It’s important that your puppy starts to understand their boundaries. You will need to decide soon what the limits are – what furniture they may or may not climb on – what areas of the house they are allowed. Decide where your puppy will sleep and what they may or may not chew on.

Getting your puppy housetrained is not difficult and can be quick if you follow some of these tips. Make housetraining a painless and quick procedure by using the crate method.

The Crate method

The crate method is well known because it is one of the most humane ways to train a puppy. Your puppy will need to relieve himself after eating, drinking, running, playing. The frequency will depend on the size of your dog and also on the breed. Be careful – it can happen as soon as 15 minutes after any of these activities. One of the easiest ways to keep your home pee free is to keep a record of when he needs to go. Try to learn the natural schedule and take your puppy outside at the times when you know they are going to need to go. Plan your walks around this schedule. Take the puppy out when you expect they will need to urinate.

When your puppy is 10 weeks old until they are six months they will need to be walked between 5 and 10 times a day. Quite a task if you are not used to including a puppy in your daily schedule. Take turns walking the puppy. One of the most important things about housetraining you pup is that you do not return from your walks until he/she has urinated and done all his business.
If for some reason you need to go inside before he has gone you will need to take your puppy out every 15 minutes. Give lots of praise and affection when your puppy has done what you wanted. You might feel silly praising your puppy for going “wee wee” (or other!) but it is very important to the housetraining process.

Some tips for using the crate:

The crate method works and is one of the most humane ways to train your puppy. It works because dogs are naturally neat and don’t like to eliminate in their sleeping area. If your puppy sleeps in the crate they will not want to mess in it. It’s an instinctive desire to keep their sleeping area clean.

The crate should become a sanctuary for your puppy. A crate is your dogs’ den in the house; their very own ‘safe space’. Your puppy needs to associate the crate with positive feelings. Put your puppy’s favorite blanket, toys and treats inside.

Help your puppy get used to the crate by leaving the door open until the dog seems comfortable. It’s important that your puppy is comfortable in the crate – the more comfortable they are – the less likely they are to soil inside.

Never use the crate as punishment. The crate must be associated with positive feelings. If your puppy does start whining, barking or scratching don’t let them out. Establish a regular schedule. After feeding take you puppy outside until they have done their business.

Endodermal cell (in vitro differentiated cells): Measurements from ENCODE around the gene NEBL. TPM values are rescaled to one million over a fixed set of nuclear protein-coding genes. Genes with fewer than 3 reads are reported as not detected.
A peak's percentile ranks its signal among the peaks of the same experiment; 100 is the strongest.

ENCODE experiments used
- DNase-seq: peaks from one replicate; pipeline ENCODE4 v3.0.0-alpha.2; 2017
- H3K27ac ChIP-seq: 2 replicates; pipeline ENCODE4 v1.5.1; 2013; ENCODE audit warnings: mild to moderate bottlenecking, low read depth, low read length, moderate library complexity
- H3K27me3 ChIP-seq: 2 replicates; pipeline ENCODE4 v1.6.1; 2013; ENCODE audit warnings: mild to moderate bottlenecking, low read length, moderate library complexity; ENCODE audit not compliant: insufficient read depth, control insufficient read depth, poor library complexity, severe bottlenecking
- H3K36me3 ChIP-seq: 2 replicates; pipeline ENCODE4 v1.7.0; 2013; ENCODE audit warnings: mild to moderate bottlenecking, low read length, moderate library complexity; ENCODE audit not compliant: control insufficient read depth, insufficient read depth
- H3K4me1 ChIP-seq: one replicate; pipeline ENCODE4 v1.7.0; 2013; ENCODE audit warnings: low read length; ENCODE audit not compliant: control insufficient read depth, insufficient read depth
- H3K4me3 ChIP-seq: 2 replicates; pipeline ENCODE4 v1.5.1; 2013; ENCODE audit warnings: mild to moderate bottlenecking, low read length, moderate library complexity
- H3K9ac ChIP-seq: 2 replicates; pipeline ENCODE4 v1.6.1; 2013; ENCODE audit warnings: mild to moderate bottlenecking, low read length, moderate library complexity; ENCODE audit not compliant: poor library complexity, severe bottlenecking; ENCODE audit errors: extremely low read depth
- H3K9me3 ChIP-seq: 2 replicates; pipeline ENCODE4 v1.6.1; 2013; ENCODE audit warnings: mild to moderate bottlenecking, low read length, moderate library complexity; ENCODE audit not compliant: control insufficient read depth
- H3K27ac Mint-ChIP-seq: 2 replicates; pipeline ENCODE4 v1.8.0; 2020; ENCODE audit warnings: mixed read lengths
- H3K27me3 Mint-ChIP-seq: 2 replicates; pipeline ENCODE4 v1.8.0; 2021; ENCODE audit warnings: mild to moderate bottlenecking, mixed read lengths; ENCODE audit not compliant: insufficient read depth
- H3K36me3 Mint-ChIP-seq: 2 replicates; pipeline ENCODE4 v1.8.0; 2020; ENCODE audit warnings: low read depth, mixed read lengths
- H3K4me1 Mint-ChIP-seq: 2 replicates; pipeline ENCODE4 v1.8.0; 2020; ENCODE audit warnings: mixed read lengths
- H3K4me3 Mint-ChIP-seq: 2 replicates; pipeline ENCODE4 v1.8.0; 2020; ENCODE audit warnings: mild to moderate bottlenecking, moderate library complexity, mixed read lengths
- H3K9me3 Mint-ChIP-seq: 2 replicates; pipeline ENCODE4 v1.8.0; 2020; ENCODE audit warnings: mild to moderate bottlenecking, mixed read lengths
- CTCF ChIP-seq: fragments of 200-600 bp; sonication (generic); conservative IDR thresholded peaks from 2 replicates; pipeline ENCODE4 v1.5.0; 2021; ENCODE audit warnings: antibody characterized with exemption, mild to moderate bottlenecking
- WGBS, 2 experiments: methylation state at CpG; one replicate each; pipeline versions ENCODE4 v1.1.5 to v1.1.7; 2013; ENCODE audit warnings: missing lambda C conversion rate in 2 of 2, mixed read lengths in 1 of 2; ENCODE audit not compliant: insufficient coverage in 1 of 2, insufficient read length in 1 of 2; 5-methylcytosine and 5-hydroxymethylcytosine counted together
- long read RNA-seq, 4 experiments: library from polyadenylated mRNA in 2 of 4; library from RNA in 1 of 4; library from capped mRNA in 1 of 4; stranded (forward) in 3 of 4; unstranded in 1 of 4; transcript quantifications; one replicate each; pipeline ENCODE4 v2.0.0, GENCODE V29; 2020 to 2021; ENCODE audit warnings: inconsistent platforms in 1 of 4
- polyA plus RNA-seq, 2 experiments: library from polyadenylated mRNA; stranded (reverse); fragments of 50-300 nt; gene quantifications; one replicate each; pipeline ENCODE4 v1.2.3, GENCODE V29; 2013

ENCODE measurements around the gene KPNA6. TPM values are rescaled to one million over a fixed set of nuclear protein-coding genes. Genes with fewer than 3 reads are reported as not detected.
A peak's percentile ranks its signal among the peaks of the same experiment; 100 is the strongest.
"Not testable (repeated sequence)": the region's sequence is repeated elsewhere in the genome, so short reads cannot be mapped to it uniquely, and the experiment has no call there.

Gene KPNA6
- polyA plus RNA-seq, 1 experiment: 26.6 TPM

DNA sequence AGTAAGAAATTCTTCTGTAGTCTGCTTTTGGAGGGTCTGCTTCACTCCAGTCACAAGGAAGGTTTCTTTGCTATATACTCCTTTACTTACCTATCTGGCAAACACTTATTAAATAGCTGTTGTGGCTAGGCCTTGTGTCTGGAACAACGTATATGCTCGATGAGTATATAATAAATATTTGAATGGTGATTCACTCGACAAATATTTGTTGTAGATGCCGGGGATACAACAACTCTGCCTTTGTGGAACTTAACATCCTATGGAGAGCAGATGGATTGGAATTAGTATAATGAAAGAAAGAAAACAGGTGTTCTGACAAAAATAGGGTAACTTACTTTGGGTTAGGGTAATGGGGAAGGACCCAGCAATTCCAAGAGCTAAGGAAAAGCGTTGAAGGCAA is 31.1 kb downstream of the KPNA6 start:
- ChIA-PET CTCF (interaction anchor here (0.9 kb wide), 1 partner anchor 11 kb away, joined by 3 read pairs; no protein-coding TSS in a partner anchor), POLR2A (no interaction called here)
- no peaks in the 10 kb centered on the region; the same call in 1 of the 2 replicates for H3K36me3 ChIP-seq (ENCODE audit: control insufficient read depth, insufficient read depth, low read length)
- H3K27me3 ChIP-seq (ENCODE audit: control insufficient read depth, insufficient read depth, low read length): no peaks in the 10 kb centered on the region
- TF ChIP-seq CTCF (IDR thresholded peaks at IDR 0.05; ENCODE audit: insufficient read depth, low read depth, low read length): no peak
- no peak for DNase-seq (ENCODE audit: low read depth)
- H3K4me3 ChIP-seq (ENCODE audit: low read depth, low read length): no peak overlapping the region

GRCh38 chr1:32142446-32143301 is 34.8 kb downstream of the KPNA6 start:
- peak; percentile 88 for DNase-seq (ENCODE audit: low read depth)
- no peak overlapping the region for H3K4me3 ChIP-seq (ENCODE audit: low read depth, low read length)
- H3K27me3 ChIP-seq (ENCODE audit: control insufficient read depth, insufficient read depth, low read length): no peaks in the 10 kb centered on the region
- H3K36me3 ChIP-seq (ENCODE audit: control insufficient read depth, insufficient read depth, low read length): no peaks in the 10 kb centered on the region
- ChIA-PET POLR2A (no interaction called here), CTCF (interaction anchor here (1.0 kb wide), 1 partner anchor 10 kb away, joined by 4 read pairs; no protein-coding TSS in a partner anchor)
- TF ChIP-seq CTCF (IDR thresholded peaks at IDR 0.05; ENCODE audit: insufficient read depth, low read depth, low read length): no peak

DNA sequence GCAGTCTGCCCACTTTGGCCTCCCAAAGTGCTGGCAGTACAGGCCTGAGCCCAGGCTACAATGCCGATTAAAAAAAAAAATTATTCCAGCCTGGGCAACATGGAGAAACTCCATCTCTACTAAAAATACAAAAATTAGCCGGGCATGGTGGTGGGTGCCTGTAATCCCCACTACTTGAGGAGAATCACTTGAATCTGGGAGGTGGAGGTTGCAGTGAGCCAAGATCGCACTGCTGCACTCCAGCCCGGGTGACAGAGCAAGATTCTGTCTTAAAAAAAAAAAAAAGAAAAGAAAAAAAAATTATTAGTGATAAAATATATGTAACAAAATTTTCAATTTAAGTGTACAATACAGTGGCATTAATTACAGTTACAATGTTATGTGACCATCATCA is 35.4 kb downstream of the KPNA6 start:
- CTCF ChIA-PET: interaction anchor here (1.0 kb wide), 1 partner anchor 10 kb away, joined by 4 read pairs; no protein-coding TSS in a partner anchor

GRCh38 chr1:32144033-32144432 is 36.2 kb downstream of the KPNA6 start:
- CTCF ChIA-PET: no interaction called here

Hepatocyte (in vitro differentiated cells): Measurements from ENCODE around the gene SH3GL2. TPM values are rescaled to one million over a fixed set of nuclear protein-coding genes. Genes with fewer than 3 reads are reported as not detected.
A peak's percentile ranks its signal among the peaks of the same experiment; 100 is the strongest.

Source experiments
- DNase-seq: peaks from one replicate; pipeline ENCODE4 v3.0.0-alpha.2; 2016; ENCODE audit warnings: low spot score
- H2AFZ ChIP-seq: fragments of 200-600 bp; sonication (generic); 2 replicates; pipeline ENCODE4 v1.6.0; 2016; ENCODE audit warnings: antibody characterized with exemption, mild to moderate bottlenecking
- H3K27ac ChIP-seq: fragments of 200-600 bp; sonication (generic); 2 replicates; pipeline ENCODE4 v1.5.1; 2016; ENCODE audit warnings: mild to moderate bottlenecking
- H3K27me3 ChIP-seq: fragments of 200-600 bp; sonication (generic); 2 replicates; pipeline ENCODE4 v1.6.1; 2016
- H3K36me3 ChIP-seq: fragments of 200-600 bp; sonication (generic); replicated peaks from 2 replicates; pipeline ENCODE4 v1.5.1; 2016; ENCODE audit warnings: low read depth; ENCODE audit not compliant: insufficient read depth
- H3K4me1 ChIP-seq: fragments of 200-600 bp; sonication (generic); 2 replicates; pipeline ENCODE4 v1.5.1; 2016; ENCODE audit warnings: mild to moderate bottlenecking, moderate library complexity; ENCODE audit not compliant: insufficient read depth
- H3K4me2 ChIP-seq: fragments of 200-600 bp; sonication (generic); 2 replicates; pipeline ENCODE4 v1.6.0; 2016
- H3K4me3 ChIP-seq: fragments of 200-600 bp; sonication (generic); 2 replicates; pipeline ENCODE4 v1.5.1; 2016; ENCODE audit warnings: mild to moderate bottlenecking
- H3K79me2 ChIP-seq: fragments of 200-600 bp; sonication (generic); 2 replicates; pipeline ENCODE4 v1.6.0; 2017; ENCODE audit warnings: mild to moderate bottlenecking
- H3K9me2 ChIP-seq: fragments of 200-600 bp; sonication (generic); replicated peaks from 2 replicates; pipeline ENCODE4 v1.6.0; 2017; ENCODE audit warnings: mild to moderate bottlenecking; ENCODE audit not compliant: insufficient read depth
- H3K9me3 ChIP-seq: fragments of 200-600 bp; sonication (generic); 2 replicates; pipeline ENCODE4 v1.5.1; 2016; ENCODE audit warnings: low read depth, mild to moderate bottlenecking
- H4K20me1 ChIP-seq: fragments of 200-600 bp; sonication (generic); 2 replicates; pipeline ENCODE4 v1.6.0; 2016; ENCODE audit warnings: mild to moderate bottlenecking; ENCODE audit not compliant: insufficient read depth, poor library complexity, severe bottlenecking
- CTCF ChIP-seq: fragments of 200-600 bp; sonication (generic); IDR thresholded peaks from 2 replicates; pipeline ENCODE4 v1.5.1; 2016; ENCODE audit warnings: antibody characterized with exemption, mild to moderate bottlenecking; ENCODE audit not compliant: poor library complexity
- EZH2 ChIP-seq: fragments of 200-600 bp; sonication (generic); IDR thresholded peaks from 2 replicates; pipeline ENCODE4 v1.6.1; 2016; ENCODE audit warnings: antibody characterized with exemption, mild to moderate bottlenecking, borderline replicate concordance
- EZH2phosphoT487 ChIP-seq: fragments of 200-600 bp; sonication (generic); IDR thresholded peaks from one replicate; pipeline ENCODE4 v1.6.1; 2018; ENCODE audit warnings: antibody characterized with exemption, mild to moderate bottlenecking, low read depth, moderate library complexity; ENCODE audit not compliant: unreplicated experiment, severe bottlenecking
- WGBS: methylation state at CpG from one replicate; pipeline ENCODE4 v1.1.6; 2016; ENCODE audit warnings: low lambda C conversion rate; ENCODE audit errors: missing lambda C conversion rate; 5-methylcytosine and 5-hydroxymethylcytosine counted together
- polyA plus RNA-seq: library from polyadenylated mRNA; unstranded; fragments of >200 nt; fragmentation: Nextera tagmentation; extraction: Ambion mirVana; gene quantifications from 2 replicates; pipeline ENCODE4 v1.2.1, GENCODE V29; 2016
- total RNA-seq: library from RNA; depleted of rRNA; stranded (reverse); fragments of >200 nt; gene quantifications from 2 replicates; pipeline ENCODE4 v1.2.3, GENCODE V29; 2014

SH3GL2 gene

Put your puppy in the crate at night – but make sure to take him outside before bedtime and first thing in the morning. Let your puppy play for a while after they have done their business. Don’t give your puppy free reign of the house until they are housetrained.

Make a chart of when your puppy needs to go. Take the puppy outside within 15 minutes of eating, or any other time you know they will need to go.

After they have done their business; play with them for a while and then put your puppy in the crate for a nap. Repeat this throughout the day. After your puppy is fully housetrained you can leave the crate open during the day.
Some do’s and don’ts when housetraining:


– If you are going to be away for long periods of time put your puppy in an area of the house where you are prepared for accidents. Put newspaper in this area.

– Limit the food and water supply if you are going to be gone for long periods of time. If it’s hot make sure your puppy has enough to drink (but remember what goes in must come out!).

– Praise your puppy when they are good.

– Be consistent. You don’t want to confuse your puppy.

– Involve the whole family in the training process. Even small children can participate in the housetraining.

– Be realistic, you can’t get mad with a puppy for not being completely housetrained. Accidents happen despite your most careful schedule.


– Don’t ever use the crate as punishment.

– Don’t let your puppy outside of your designated area until they are housetrained.

– Don’t reprimand your puppy for accidents.

If this all sounds like a lot of work – don’t worry. Your puppy should be completely housetrained after about 6 months. Even sooner if you use the crate method. As your puppy gets older it will get easier. A well trained puppy will bring much more happiness into the home then an untrained puppy. Owner and puppy will be more happy and in tune with each other for years to come.

Five Mistakes New Puppy Owners Make

October 5, 2014 by  
Filed under Puppy Care